While most economic statistics involve taking snapshots at different points in time and comparing them, researchers have developed "through-time" measures that shed more light on how events actually unfold.
One such measure, used to gauge risk in the stock market, is called a "beta."
The beta of a stock is how much its price rises and falls relative to changes in the overall market as measured by an average like the Standard & Poor's 500 Index. The bigger the price swings, the greater a stock's risk - that is, the more likely a shareholder will lose money if he or she has to sell at a particular moment.
In effect, the Los Angeles Times has adapted the concept of beta to family income, measuring the changing risks that working Americans face.
The Times used the Panel Study of Income Dynamics for its analysis of family income volatility.
The panel study has followed a nationally representative sample of about 5,000 families and their offshoots for nearly 40 years and is the most comprehensive publicly available income and earnings database in the world. It is run by the University of Michigan and principally underwritten by the National Science Foundation. The families' identities are kept confidential.
The Times employed techniques for gauging income volatility that were developed by economists Robert A. Moffitt of Johns Hopkins University and Peter Gottschalk of Boston College. The Times also consulted with Yale University political scientist Jacob S. Hacker, who has conducted his own analysis of income volatility among panel-study households and published a paper linking it to economic risk.
The Times employed two Johns Hopkins graduate students, Xiaoguo Hu and Anubha Dhasmana, to help generate the data. Moffitt guided them and advised the newspaper.
The Times' analysis looked at five-year increments from 1970 to 2000 and examined the annual fluctuations in each family's income.
For example, for a family whose income rose from $40,000 to $45,000 over a five-year span, the paper examined the journey from the lower number to the higher. Did the change occur in steady $1,000 annual increases? Or did the family's income take a big jump in one year and plunge in another?
The Times' basic finding is that the fluctuations in annual income that individual families have experienced have grown larger over the last three decades.
Based on the panel-study sample, The Times estimated the annual income swings, up or down, for 68% of all U.S. families - those who did not have the most extreme fluctuations. As a result, the newspaper's conclusions don't rest on cases outside the mainstream: the movie star whose career dries up overnight, say, or the hourly worker who wins the lottery.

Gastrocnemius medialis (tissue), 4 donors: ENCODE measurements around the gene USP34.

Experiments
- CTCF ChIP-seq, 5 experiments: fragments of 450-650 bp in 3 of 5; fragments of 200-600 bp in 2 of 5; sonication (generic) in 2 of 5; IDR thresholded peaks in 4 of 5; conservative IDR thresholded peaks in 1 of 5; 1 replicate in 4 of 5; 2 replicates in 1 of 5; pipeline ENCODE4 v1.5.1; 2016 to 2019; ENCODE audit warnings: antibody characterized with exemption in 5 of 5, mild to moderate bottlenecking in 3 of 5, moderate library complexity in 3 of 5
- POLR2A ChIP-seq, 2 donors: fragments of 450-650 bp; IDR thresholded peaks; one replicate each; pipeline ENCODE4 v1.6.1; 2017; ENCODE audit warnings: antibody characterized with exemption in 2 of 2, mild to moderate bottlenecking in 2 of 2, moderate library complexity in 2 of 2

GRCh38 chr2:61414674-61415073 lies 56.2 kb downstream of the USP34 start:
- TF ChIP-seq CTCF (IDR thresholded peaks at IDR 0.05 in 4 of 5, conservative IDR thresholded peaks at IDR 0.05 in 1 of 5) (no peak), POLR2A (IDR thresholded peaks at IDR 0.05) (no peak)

To zero in on working families, The Times focused on men and women 25 to 64 years old whose households had some income.
The analysis looked at pretax income of all family members from all sources, including workplace earnings; investments; public transfers such as jobless benefits, food stamps and cash welfare; and private transfers such as inheritances.
All amounts were adjusted for inflation, expressed in 2003 dollars.
For a family to be included in its sample for any five-year period, the newspaper required that there be records on that family for at least three of those years. It maintained this standard even during the final years of the 1990s, when the panel study changed from annual collection of data to an every-other-year schedule.
To avoid double-counting income in cases where families broke up, The Times added such payments as alimony and child support to households receiving them and subtracted the same amounts from those paying.
The newspaper ran a series of tests to determine whether its results were the product of data problems or reflected real changes in the economy, and to address concerns about some aspects of the panel study that have been raised by specialists.
The Times was forced to eliminate a sub-sample of Latino families that panel-study researchers sought to add in the early 1990s. Database officials and outside researchers have concluded that the sub-sample was poorly designed and that its inclusion would distort results.
The paper ran its numbers with and without a separate immigrant sub-sample, as well as with and without adjustments for changes in the size of families.
It ran them with and without transfer payments, which some researchers believe were poorly recorded for several years during the early 1990s. It also ran them with and without data for 1993, the year about which these researchers have the greatest concern.
In order to check whether its results were the product of a few outliers whose incomes either rose wildly or fell precipitously rather than a broad trend among most families, it ran the numbers trimming the top and bottom 3% of families.
In every case where the results with these changes were similar to those without, the paper added back the removed families in order to make the fewest possible adjustments to the database and to maintain the largest possible sample.
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